guardianship-617x289This is where I felt that the church could really make difference in the community and in the lives of people individually.  If someone could step in to this person’s life who is not paid but who wants to be there as an advocate and a friend the rate of abuse and neglect could dramatically be reduced.  I started to work with our local Guardian Support organization, our local county Board of Developmental Disabilities and our Probate Judge.  When I came to them and said that I would like to eliminate this waiting list with volunteer guardians from my church and other local churches they were very excited and willing to figure out how to make this work.  Currently I am in the process of recruiting, training and placing volunteer guardians from my church.  This is all a coordinated effort of all of these organizations and my church partnering together.  We are very much on the front end of this Guardianship Initiative but I feel certain that it is really something that can work.  The first volunteer guardian that I have recruited is already paired up with an individual from the waiting list and has already been able to make a difference in this person’s life as an advocate and a friend.  But the reverse is also true.  This individual from the waiting list has made a difference in the volunteer guardian’s life as well.  I believe that this Guardianship Initiative can work not only in my county but across Ohio and even across our nation!  If you would like more information on how to start something like this where you live please contact me.  If you live in Stark County, Ohio and want information on becoming a volunteer guardian contact me as well.  Thank you to Key Ministry for supporting churches and ministries who are trying to speak up for those who cannot speak for themselves and trying to ensure justice for those being crushed.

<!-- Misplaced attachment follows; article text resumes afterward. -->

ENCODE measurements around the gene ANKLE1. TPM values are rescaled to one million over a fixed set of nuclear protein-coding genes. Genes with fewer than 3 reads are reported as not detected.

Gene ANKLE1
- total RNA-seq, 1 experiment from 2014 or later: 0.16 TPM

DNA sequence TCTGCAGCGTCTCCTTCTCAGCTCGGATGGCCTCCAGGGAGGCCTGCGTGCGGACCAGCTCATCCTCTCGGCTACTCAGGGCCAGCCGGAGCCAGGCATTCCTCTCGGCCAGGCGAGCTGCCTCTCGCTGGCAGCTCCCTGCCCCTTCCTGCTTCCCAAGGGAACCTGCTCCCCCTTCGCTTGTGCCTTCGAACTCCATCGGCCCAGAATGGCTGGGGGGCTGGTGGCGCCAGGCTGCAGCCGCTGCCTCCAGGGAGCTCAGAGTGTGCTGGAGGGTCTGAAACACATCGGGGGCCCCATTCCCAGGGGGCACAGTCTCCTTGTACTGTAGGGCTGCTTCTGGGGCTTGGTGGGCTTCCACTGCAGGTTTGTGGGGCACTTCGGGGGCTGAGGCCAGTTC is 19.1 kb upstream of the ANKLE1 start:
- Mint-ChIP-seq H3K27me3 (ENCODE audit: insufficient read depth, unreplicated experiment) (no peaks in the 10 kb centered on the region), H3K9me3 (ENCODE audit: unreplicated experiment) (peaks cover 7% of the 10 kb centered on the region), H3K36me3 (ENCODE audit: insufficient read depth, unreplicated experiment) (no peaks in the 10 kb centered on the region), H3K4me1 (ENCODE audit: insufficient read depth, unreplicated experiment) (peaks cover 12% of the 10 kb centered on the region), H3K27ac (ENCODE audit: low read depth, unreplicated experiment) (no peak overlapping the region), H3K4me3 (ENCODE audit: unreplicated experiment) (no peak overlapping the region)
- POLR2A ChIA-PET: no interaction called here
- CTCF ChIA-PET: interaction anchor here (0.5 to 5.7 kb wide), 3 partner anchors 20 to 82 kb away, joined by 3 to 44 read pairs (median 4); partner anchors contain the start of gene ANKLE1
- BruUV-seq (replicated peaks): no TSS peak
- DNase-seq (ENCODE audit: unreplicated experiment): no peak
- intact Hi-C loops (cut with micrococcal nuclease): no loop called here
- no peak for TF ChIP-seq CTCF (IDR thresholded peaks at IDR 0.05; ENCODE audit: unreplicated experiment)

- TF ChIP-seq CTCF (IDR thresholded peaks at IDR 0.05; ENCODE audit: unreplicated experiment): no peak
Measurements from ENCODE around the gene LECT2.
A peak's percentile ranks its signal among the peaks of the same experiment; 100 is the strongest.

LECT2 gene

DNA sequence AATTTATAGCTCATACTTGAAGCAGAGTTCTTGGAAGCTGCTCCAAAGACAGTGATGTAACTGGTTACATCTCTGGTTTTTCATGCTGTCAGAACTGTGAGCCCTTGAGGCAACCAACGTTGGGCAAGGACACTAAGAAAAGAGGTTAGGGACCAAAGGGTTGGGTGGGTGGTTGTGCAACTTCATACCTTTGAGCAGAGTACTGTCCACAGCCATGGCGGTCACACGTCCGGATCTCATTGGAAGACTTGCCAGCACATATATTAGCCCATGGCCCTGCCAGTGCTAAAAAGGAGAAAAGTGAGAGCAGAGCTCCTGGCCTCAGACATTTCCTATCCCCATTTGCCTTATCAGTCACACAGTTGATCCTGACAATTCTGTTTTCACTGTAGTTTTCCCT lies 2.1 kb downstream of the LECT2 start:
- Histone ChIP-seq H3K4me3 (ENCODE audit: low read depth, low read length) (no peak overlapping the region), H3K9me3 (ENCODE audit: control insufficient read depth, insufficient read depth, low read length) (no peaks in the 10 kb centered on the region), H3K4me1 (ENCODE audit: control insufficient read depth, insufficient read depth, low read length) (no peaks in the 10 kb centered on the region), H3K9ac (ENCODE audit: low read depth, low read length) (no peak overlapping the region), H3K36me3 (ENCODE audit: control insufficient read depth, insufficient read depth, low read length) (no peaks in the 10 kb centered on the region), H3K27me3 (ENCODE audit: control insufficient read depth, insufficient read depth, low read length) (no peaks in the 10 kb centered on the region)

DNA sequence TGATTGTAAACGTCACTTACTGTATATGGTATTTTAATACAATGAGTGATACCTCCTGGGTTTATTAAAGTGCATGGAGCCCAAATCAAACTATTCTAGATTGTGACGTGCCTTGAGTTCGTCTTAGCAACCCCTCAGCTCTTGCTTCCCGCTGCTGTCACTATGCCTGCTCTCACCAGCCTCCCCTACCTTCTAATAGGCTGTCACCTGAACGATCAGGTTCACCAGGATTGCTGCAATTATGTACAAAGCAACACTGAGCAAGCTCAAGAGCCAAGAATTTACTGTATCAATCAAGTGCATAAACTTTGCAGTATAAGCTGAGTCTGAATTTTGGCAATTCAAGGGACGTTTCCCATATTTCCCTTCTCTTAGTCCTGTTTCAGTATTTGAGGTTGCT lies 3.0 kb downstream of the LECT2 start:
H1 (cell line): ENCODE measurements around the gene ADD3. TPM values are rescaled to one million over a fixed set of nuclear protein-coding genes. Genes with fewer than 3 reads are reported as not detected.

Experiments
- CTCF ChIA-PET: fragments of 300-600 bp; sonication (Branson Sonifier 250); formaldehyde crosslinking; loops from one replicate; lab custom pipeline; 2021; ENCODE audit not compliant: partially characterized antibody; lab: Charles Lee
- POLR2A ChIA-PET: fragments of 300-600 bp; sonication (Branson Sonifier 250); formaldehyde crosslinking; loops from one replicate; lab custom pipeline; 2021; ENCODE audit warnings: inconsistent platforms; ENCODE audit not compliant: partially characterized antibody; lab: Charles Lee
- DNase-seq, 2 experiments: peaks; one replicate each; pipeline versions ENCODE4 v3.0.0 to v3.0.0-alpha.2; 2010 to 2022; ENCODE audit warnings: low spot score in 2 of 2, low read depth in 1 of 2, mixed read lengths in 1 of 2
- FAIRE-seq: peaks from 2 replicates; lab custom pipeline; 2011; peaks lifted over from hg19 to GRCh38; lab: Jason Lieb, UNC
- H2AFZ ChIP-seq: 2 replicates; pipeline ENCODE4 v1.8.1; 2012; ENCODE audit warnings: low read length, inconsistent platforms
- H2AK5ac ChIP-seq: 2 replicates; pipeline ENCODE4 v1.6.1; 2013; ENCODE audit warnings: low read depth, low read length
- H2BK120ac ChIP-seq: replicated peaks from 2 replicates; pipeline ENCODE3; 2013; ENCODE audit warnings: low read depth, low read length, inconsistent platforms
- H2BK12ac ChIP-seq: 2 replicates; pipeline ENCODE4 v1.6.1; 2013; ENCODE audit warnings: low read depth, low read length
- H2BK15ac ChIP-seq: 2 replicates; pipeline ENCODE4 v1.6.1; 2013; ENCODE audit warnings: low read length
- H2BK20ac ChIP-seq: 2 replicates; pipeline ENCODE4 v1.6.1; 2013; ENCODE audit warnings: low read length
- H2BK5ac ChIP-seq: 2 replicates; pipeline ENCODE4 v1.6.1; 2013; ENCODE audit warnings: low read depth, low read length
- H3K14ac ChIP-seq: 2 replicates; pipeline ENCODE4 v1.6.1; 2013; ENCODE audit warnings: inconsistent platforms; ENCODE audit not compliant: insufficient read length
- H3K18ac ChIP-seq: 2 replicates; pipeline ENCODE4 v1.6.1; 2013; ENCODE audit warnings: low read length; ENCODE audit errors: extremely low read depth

Ryan Wolfe (330) 456-2600 x253

rwolfe@firstchristian.info

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About Dr. G

Dr. Stephen Grcevich serves as President and Founder of Key Ministry, a non-profit organization providing free training, consultation, resources and support to help churches serve families of children with disabilities. Dr. Grcevich is a graduate of Northeastern Ohio Medical University (NEOMED), trained in General Psychiatry at the Cleveland Clinic Foundation and in Child and Adolescent Psychiatry at University Hospitals of Cleveland/Case Western Reserve University. He is a faculty member in Child and Adolescent Psychiatry at two medical schools, leads a group practice in suburban Cleveland (Family Center by the Falls), and continues to be involved in research evaluating the safety and effectiveness of medications prescribed to children for ADHD, anxiety and depression. He is a past recipient of the Exemplary Psychiatrist Award from the National Alliance on Mental Illness (NAMI). Dr. Grcevich was recently recognized by Sharecare as one of the top ten online influencers in children’s mental health. His blog for Key Ministry, www.church4everychild.org was ranked fourth among the top 100 children's ministry blogs in 2015 by Ministry to Children.
This entry was posted in Advocacy, Hidden Disabilities, Inclusion, Key Ministry, Strategies and tagged , , , , , , , . Bookmark the permalink.

2 Responses to Outward Focused Inclusion Ministry…Ryan Wolfe on Ensuring Justice

  1. Ann Holmes says:

    We’ll have to check out Ryan’s talk for Inclusion Fusion. We bought the DVDs for the webconference so we could process them again and have them for a fabulous resource. I missed Ryan’s presentation. Love the picture with this post! The idea of volunteer guardians is a wonderful option – once past the “fear factor” (which relationships conquer) – for people passionate about inclusion ministry – people who maybe won’t be participating in a respite night (for example). This is “iron sharpening iron” (Prov. 27:17) for our ministry at A Restoration Church, Pittsburgh! Thanks, Ryan!

    Like

  2. Pingback: First Christian Church – Become A Volunteer Guardian